Tuesday, April 28, 2009

On accents

I was listening to a radio programme today about a BBC project called Voices. In it, they touched on the fact that some of the subjects in the project chose to leave behind their regional accents when they went to university, saying that in order to be perceived as educated, they needed to dissociate themselves from that pattern of speech.

On a previous project, I worked with audio clips from people in what is known as the Black Country. The accents and dialects of this area tend to be treated with scorn, and there was concern as to whether the clips would be suitable because of the accents of the speakers.

During my short stint as a drama teacher, I was faced with a dilemma. It was during the days of apartheid and I was the first white teacher at what was primarily an Indian (as in Asian Indian) dance and drama school. Some of the parents were resentful of my presence. Others would try to wangle it so that their children came to my classes. Then they would take me to one side and ask me to teach their children to speak without an Indian accent and, in so doing, open up a whole vista of new opportunities for them.

Elocution lessons were a thing of the past by then. My own drama school had long since dropped them from the curriculum. While we were taught to adopt other accents for roles which required them, we were not taught to lose our own accents in everyday life. These were considered integral to who we were. I supported this view.

But how (at the age of 19) do you say no to a parent who is paying a fair amount of money to send their child to you for drama lessons? One parent asked me to rid their child of a stutter. This was outside of my remit, but no more so than overriding the culturual influences of a lifetime, albeit a short one. (Side note: while I did not rid him of his stutter in daily life, we found ways for him to lose it on stage... but that is another story)

I have lived int he UK for 10 years. I am still unmistakably South African from the moment I open my mouth. Ron Lubensky has been in Australia twice as long, and yet his accent identifies him as Canadian... to those with a fine enough ear not to mistake it for American.

I love the fact that, during the after-service tea on a Sunday, I can hear a different accent every few paces (although, to be honest all our children sound pretty much the same). It represents such a rich diversity of cultures, perspectives and backgrounds. It saddens me that people feel pressured to lose their accents to get ahead, or to be perceived with greater respect.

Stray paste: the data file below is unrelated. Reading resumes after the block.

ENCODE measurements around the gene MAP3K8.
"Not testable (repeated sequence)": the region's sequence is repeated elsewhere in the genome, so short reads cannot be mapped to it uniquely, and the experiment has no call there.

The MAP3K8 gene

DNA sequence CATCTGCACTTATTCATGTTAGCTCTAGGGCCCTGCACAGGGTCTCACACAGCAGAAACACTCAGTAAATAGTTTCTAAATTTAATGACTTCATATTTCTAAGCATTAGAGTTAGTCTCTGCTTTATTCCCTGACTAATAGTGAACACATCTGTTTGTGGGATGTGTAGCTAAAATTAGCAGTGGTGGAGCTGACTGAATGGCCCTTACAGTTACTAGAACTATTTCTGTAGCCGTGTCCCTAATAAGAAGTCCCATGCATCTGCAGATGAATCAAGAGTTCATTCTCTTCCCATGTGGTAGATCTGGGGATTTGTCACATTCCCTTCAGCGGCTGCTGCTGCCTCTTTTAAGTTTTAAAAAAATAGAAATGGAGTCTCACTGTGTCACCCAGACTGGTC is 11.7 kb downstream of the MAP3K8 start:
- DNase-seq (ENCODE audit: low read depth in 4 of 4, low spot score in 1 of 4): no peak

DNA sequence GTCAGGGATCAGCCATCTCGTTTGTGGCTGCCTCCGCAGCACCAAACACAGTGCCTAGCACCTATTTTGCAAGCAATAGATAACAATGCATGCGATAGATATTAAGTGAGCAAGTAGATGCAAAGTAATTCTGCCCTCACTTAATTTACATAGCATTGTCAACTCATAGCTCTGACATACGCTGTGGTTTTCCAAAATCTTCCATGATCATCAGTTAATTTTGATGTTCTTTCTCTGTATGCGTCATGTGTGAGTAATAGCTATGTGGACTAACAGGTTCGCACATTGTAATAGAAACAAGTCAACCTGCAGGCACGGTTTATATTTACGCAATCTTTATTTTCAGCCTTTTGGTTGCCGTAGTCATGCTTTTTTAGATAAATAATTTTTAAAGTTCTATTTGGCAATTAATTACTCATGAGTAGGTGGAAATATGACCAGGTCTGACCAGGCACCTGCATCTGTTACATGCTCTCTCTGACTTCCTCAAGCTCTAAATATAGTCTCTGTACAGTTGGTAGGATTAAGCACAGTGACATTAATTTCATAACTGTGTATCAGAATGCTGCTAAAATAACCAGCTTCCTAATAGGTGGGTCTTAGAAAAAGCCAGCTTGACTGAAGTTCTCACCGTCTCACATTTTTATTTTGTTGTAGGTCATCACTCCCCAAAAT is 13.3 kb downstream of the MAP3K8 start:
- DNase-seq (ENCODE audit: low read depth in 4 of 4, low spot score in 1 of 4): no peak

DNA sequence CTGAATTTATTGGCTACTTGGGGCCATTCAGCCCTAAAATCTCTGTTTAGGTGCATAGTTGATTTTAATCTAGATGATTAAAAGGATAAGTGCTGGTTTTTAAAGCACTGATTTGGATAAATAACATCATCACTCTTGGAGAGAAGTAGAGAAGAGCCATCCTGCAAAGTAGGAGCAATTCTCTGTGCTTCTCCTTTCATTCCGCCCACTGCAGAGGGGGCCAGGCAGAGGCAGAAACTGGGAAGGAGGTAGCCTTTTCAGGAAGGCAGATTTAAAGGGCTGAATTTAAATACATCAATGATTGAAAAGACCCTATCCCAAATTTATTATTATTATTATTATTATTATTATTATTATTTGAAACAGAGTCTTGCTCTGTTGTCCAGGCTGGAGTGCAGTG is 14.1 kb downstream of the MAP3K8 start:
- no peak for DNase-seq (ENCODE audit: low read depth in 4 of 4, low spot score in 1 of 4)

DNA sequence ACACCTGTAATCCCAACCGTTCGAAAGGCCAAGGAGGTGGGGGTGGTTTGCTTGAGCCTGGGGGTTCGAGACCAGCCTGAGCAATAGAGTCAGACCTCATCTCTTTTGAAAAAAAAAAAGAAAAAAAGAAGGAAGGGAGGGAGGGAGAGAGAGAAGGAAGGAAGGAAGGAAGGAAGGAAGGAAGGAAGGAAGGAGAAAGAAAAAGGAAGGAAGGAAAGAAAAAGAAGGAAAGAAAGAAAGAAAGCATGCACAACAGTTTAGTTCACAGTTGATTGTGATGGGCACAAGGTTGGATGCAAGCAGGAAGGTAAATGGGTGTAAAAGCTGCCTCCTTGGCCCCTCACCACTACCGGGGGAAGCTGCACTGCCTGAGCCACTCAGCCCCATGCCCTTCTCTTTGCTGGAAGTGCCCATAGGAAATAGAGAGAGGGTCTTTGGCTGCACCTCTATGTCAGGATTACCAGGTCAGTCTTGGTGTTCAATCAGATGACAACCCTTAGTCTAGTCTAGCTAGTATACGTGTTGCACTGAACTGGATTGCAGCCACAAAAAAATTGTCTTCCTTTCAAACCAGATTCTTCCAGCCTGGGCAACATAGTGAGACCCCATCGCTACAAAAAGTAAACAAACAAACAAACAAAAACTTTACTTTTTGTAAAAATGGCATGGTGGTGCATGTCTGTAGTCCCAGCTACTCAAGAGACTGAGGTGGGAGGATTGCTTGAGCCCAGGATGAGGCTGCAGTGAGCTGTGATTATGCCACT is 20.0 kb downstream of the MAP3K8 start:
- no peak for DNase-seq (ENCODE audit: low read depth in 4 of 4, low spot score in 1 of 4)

8 comments:

Greg said...

This may have happened because Emily Blunt has attributed acting classes as 'curing' her stuttering, etc. Speaking in accents does temporarily reduce stuttering behaviors, but it's no cure. And for what it's worth, it's widely known that acting has a tendency to reduce stuttering while on stage. It's yet another frustratingly unknown aspect of the phenomenon. And unfortunately, it leads people to assume that it's some kind of psychological/anxiety weakness or character flaw...when there is a whole host of evidence revealing that it's a legitimate medical condition.

Karyn Romeis said...

@Greg Thanks for the comment. You display an insight into this that would imply you either work with stutterers or have a stutter of your own. So thanks for sharing.

Since stutterers are able to sing without stuttering at all, I would infer that a different brain process is involved. I would also suggest that learnt lines have something in common with singing in that it is not material that must be generated by the centres of the brain associated with speech.

Since you have homed in on this topic, let me share what I did did with my stuttering student. I become utterly dictatorial about the pitch and tone of each syllable he spoke on stage. Something I probably wouldn't have dreamed of doing with any of the other kids, because that takes away the interpretative aspect of acting. However, I reasoned that it would cause his brain to act on the lines as they would if he were singing them. It worked to a huge extent... but only on stage. I just hoped that he could somehow learn to apply the same process of his own volition elsewhere in his communications.

We also focused a lot on breathing, since breathing is another key aspect of singing. This helped, too, and had some effect off-stage.

What I did notice in his case (and I speak only for this one case, without meaning to impute the same characteristics to any other stutterer) was that his stutter was far worse in the presence of adults. With other kids it was so slight as to be negligble - especially with kids he knew.

When the class did improvs, I encouraged him to immerse himself in the situation so completely as to forget that I was there. Normally, a drama teacher teaches students always to retain an awareness of the audience because your real communication is with them. In his case, this was unhelpful.